Ping pong is going upscale.
Long a mainstay of garages, basements and dives, the game is springing up at high-end bars, restaurants and hotels around the world.
The trend in the U.S. got a jumpstart six years ago with the opening of SPiN in New York with its 17 courts, restaurant, bar and VIP room. Co-founded by actress Susan Sarandon, it now has clubs in Los Angeles, Toronto and Dubai offering a “farm-to-table” kitchen with menus that include $8 hot dogs and $13 “Rated R” milkshakes spiked with alcohol. New sites are coming to Chicago and Belgium.
This summer, people who buy a $5,899 package of Killerspin LLC’s high-end Revolution ping-pong table and accessories can get special deals on a stay in Sardinia, Italy, at Forte Village, which bills itself as the world’s only luxury table-tennis resort. Killerspin will run a table-tennis academy with classes and exhibitions by professional players.
“It’s become a hip thing,” said artist Wing Young Huie, whose Third Place Photography Gallery in Minneapolis features a ping-pong table and karaoke lounge. In 2011, he projected a slideshow of his photographs onto a wall by an empty lot where locals played through the night using glow-in-the-dark balls. “I know other artists in the Twin Cities doing ping pong.”
Ping pong is one of the world’s most popular sports, played by some 300 million people, according to the International Table Tennis Federation in Lausanne, Switzerland. A record 330 million TV viewers watched the world championship in China that ended May 3, up a third from the previous year, the ITTF said.
“More people are playing, more people are taking interest; there’s the trend of all these table-tennis bars,” said Matthew Pound, promotion and media manager in Singapore for the federation.
Sales at Chicago-based Killerspin, which offers tables on its website priced from $269 to $4,999, have doubled annually the past three years, said founder Robert Blackwell Jr., a former professional player.
Opened late last year, the Pips & Bounce bar in Portland, Oregon, has more than 50 hand-blown light fixtures shaped like ping-pong balls hanging from the ceiling. Among its 10 tables is a $20,000 Stiga Showcort model with neon lighting incorporated into its stand. Baskets filled with balls hang by every table and employees scurry around picking them up with nets. The club replaces as many as 300 smashed orbs a week.
“Having a lot of balls at your disposal, you don’t have to take as many breaks,” said Andrew Mattheisen, 28, who plays at the club every other week with his father. He praised the equipment, saying good paddles make all the difference.
Pips & Bounce
Pips & Bounce co-owner Michael Jung, 40, worked in energy policy before he and his brother became self-proclaimed pongtrepreneurs. They grew up playing in their parents’ basement in Kentucky and volleyed at SPiN in New York before venturing out on their own. The Jungs raised more than $50,000 last summer through a crowdfunding campaign on Kickstarter.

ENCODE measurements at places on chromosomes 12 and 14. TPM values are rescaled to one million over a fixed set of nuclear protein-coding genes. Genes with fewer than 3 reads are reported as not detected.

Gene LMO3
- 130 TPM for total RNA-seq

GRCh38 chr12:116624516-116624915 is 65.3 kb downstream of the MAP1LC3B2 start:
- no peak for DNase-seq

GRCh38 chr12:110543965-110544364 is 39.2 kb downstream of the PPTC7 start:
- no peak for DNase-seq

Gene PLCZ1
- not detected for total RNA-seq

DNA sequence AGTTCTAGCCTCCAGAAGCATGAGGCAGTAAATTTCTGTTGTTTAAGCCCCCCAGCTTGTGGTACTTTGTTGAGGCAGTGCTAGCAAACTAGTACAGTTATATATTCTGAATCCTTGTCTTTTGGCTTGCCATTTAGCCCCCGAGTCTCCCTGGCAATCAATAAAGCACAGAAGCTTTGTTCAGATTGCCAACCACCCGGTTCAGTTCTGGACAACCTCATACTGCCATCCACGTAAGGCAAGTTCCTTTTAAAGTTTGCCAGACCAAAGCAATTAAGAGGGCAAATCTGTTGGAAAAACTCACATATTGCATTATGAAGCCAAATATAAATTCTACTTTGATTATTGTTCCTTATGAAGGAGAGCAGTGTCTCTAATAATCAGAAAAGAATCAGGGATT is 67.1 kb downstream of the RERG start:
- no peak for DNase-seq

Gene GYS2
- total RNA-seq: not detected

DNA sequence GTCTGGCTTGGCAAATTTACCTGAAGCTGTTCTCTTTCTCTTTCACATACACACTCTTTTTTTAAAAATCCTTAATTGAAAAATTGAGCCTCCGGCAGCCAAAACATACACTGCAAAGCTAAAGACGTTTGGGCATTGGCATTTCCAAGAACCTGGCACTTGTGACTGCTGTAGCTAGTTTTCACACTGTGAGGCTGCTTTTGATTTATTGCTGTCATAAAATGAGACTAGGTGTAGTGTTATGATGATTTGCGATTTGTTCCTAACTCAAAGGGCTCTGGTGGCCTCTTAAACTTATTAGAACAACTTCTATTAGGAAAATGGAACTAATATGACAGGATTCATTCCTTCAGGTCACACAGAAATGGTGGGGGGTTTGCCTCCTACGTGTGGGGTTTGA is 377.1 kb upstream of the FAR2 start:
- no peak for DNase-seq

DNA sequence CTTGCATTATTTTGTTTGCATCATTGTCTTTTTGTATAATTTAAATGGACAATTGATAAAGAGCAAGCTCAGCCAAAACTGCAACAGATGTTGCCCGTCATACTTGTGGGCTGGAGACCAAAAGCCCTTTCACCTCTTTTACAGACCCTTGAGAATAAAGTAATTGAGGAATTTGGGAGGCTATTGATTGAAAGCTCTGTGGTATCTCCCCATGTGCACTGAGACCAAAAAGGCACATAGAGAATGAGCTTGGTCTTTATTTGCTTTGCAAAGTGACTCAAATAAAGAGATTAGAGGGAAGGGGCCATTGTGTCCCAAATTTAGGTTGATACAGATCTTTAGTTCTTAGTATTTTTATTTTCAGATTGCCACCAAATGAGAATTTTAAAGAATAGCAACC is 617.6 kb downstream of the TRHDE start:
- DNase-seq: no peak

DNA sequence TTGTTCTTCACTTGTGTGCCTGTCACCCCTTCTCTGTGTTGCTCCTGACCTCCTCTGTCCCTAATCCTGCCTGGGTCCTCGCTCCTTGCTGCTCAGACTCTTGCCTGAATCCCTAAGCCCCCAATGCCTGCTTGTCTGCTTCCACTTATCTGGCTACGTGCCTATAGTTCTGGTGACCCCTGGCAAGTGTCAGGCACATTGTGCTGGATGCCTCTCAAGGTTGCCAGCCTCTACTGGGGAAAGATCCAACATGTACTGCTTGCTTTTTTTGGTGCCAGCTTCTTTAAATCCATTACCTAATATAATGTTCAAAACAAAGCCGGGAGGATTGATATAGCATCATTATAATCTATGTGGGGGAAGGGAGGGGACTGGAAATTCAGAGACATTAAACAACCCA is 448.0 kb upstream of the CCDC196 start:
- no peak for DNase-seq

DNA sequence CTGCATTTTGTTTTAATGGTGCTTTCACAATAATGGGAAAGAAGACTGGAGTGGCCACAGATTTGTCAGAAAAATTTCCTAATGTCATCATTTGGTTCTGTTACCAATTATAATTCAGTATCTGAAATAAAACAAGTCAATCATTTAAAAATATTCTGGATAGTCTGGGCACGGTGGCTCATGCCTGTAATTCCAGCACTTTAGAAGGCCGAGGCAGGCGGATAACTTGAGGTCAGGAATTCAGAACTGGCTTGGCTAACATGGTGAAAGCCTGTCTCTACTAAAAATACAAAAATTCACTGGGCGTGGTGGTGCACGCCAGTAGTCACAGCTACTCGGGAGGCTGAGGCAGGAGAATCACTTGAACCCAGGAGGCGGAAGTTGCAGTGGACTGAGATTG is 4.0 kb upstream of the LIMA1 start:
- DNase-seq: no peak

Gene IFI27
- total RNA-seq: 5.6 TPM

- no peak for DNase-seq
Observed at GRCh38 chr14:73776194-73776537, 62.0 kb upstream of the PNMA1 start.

“People really wanted this,” Jung said. The club draws 300-600 people a week and is already profitable, he said.
Players pay $8 to $10 per table for 30 minutes, with half-priced rates for seniors, veterans and students. The club is looking into family programs, including summer camps and senior socials.
The ITTF reached a milestone earlier this month as the sports federation with the most -- 222 -- affiliated countries, overtaking the International Volleyball Federation’s 220. The sport is growing in Asia, Europe and Africa, said the ITTF’s Pound.
It’s also surging in the U.S. The National Collegiate Table Tennis Association has ballooned to more than 200 institutions from 18 in 1999, said Willy Leparulo, its president.
“Most of the growth was within the last five-six years,” he said. “We are moving out of the basement.”
Part of the resurgence may be due to celebrity ping-pong advocates like Sarandon, Leparulo said. Crossword puzzle creator Will Shortz frequently talks about his passion for the sport on National Public Radio. Billionaires Warren Buffett and Bill Gates are also fans, and together faced off against Olympian Ariel Hsing in 2012 and 2013.
“This gives us a huge boost,” Leparulo said. “Then you have all these bars that have opened up. Everyone wants to get together and socialize, and billiards, bowling, they are a little bit older.”
Berlin-style ping-pong parties -- where multiple players circle a table and take turns hitting a ball -- are the rage in San Francisco. Playing is free at Washington’s Comet Ping Pong, where the pizza is made with sustainably farmed ingredients. Comet was featured on an episode of the Food Network.
Some credit the rise of ping pong to technology burnout. You can’t text or check your e-mail when you’re playing.
“Ping pong is about connecting people,” said Shawn Topp, the Toronto-based chief marketing officer of the SPiN clubs. “You are doing something in the real world, you put your phone down.”
SPiN is working with architect David Rockwell, known for designing Imagination Playground in New York and the restaurant Nobu Dubai, to redesign its New York location. The new look might feature graffiti-inspired art from local artists and vintage-inspired furniture, Topp said.
“Our inspiration is this underground, basement feeling but in an upscale way,” Topp said. “It’s still going to feel clean while touching on the nostalgia of the basement.”